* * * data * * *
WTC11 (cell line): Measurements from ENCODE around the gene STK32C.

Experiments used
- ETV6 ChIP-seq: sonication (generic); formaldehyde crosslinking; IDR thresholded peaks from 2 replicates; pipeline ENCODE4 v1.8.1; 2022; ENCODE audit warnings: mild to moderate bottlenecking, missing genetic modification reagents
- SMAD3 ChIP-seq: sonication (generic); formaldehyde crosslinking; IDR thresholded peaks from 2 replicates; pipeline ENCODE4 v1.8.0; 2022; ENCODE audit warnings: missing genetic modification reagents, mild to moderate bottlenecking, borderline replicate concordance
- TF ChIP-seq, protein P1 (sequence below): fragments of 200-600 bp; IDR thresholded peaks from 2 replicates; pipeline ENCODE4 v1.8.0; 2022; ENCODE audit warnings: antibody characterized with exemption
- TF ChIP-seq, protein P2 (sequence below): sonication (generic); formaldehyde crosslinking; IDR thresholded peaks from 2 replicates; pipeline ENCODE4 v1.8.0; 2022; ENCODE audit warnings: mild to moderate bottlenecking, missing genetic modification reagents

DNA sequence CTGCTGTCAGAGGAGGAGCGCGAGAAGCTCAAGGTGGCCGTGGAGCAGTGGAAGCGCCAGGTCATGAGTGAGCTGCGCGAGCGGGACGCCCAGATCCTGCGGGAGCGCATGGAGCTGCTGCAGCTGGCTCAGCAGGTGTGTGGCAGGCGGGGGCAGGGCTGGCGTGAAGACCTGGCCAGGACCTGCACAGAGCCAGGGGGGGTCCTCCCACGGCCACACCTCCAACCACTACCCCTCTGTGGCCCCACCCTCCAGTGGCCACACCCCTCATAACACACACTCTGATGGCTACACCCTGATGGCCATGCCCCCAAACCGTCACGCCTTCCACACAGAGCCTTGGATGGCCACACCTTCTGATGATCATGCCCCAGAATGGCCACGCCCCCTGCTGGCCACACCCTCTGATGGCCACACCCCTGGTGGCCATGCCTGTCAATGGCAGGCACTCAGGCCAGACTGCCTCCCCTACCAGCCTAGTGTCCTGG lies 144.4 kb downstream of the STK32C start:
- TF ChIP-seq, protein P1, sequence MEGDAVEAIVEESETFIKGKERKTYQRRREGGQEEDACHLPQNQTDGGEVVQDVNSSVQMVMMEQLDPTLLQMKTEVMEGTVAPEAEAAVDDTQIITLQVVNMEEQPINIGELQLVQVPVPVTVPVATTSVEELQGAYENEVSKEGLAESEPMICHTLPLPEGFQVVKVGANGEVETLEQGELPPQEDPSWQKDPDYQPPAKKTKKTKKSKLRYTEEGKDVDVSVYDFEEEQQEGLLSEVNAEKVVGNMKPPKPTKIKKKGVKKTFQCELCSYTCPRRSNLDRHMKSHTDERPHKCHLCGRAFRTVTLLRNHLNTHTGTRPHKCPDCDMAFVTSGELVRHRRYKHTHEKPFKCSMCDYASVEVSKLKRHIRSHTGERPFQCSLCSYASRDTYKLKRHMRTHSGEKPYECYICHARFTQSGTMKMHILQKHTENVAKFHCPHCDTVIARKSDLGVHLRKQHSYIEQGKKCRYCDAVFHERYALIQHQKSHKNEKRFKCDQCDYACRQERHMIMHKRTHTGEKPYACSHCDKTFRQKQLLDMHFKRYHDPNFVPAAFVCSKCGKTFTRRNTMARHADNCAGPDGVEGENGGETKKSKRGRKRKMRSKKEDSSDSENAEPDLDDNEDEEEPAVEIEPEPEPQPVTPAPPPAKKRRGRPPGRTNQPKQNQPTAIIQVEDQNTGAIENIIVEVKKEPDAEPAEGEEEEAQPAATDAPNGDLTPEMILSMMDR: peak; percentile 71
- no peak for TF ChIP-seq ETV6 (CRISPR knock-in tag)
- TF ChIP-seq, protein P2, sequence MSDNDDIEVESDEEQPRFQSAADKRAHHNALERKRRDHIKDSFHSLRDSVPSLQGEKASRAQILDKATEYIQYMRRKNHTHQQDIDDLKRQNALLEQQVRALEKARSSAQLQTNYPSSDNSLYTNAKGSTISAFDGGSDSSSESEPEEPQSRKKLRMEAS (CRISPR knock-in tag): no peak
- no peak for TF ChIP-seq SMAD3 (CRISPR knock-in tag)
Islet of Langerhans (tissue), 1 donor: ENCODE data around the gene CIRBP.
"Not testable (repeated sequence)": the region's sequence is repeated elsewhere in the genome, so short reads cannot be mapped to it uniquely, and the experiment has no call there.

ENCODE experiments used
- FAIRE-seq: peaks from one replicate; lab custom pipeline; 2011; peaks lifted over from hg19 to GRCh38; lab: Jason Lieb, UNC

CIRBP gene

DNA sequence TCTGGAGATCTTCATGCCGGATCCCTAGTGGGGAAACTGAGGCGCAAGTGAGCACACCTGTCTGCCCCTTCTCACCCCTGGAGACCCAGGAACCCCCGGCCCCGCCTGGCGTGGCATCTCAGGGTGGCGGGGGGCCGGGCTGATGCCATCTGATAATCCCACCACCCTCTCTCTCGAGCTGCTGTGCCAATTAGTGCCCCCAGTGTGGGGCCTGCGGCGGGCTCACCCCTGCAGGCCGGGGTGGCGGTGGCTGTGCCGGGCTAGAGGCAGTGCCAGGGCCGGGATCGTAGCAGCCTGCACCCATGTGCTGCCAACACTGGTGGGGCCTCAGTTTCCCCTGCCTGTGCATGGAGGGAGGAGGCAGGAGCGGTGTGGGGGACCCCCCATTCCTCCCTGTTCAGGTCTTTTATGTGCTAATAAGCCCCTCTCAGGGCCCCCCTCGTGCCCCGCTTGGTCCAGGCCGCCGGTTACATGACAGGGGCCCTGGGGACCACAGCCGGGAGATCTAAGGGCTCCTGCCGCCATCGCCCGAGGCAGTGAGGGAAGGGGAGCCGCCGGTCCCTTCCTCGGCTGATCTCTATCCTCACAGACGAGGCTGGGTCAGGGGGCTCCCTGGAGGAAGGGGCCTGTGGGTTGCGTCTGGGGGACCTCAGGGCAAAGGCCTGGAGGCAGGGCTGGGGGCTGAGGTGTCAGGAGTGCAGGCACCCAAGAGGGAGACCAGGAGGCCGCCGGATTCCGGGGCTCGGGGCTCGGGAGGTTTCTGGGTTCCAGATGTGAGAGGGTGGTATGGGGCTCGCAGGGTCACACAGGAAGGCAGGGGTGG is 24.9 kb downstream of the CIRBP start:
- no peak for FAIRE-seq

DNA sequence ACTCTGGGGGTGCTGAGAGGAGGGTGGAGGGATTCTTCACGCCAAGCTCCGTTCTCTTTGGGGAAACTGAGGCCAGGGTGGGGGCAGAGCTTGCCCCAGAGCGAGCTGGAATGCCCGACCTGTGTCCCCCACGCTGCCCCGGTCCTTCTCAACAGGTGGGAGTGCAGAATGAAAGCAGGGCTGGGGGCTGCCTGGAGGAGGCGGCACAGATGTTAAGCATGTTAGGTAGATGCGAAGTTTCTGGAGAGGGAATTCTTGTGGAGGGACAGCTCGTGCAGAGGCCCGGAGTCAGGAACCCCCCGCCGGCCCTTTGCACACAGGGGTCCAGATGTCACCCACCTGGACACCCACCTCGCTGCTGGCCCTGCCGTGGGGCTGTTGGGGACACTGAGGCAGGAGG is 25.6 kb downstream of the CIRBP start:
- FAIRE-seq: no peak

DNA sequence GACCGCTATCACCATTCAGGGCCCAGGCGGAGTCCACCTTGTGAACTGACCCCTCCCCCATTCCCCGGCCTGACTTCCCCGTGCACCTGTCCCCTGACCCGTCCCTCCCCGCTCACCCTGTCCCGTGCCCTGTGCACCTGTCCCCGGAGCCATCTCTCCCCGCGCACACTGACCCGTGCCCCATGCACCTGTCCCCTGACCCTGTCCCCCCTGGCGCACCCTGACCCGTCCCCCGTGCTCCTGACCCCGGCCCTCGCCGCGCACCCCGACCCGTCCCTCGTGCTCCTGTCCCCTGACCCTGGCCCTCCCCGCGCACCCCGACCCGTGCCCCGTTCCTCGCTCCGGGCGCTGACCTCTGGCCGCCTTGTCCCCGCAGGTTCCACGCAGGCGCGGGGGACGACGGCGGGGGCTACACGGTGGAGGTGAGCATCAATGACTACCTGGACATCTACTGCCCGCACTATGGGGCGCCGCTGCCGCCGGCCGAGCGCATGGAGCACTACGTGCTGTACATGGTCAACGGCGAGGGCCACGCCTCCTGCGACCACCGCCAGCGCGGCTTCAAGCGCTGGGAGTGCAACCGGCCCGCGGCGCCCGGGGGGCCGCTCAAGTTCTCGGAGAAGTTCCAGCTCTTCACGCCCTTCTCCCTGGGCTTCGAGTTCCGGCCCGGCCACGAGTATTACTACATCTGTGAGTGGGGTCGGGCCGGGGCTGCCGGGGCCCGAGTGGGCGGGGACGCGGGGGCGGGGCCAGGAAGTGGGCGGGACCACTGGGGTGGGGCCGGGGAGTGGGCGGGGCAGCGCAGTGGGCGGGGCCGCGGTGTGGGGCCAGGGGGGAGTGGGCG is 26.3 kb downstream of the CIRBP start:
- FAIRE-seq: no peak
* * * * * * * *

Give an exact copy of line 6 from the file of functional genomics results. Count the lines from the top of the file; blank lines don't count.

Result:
- TF ChIP-seq, protein P2 (sequence below): sonication (generic); formaldehyde crosslinking; IDR thresholded peaks from 2 replicates; pipeline ENCODE4 v1.8.0; 2022; ENCODE audit warnings: mild to moderate bottlenecking, missing genetic modification reagents